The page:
Video:MPs turn down State House invite
MPs from western Kenya have said they turned down an invitation to State House to discuss a trade agreement on sugar imports.
They said the western sugar belt would be hit hard by the deal that allows Uganda to export sugar to Kenya.
On Thursday, 11 MPs in the Western Kenya Parliamentary Caucus said they “politely” declined to meet President Uhuru Kenyatta as details of the trade agreement were scanty.
Led by Budalangi MP Ababu Namwamba, the lawmakers also said the invitation was not inclusive as leaders from the coast and Nyanza regions were not invited.
“This is not about politics but the welfare of the people of western Kenya, who are cane farmers. It should be clear that we (the caucus) have never declared our support for either Jubilee or Cord coalitions,” said Mr Namwamba.
Speaking at a press briefing at Parliament on Thursday, Nambale MP Sakwa Bunyasi, who is also the chairman of the caucus, said the lawmakers met and decided not to meet the President.
“We want to state openly that we received the invitation from State House to a meeting at 8am, but we resolved to politely decline the invitation,” he said.
The MPs said they would consider meeting with the President once they know the contents of the trade agreement with Uganda.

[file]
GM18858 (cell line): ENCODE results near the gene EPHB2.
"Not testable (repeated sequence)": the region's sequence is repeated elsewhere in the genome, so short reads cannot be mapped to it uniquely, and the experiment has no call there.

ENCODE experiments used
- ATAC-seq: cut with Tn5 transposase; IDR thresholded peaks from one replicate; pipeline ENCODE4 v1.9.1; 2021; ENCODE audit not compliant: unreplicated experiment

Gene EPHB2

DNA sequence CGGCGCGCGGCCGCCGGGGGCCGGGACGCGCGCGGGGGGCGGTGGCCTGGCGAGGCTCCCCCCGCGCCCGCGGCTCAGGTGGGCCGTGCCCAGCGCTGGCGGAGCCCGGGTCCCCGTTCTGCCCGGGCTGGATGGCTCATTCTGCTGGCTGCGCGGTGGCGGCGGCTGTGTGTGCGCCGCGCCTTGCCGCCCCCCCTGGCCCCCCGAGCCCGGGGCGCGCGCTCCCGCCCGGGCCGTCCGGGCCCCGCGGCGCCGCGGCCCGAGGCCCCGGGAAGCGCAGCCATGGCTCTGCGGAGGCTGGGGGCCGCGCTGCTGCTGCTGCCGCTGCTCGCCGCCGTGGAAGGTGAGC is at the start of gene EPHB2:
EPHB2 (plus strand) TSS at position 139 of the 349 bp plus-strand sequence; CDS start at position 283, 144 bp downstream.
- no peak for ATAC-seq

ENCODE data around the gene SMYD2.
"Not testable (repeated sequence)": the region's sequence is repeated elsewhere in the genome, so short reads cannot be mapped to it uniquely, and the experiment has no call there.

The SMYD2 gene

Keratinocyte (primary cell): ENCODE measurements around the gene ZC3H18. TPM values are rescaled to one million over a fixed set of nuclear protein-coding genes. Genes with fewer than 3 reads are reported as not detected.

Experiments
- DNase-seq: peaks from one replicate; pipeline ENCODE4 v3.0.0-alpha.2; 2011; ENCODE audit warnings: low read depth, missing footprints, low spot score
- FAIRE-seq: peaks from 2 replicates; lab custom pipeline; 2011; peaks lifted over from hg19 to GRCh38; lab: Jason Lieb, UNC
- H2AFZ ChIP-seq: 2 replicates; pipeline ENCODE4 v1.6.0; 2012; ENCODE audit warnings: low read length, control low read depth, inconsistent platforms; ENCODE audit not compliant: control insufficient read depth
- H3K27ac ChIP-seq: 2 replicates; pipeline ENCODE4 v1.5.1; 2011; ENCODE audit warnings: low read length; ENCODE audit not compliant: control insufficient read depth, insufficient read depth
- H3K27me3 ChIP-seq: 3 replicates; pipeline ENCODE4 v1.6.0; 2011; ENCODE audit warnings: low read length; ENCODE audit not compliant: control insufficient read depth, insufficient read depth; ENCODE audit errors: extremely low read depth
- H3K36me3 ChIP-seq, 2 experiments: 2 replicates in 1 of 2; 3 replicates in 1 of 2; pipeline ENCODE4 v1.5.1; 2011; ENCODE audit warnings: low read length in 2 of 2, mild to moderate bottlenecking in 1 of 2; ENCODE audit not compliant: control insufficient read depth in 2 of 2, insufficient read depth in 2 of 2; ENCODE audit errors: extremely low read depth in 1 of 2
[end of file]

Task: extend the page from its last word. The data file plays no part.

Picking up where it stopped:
“We cannot discuss the contents of an agreement we have not seen. We need copies of the agreement so that we can know what the deal is all about before agreeing to the State House meeting,” said Mr Namwamba.
They said the meeting should include leaders from other regions such as the former Nyanza and Coast provinces, where sugarcane is also grown.
Some of the MPs also said they were reluctant to be seen warming up to the President in the wake of a deal that was seen as a blow to their constituents, and has far-reaching implications on their political careers.
Mr Namwamba urged President Kenyatta to help revive the industry by ensuring no cheap sugar enters the country and all factories in western Kenya are operating at full capacity.
He said the stand by MPs from western Kenya on the sugar deal has nothing to do with politics but the economic welfare of the local people.
Leaders have criticised the trade agreement, with Cord leader Raila Odinga accusing President Kenyatta of sacrificing the national interest to benefit unnamed individuals.
Mr Odinga said farmers and sugar companies stood to suffer losses if the agreement was implemented.
President Kenyatta, for his part, accused Mr Odinga of opposing the government for the sake of it.
Mr Kenyatta said it was improper for the opposition leader to claim the trade pact would flood the Kenyan market.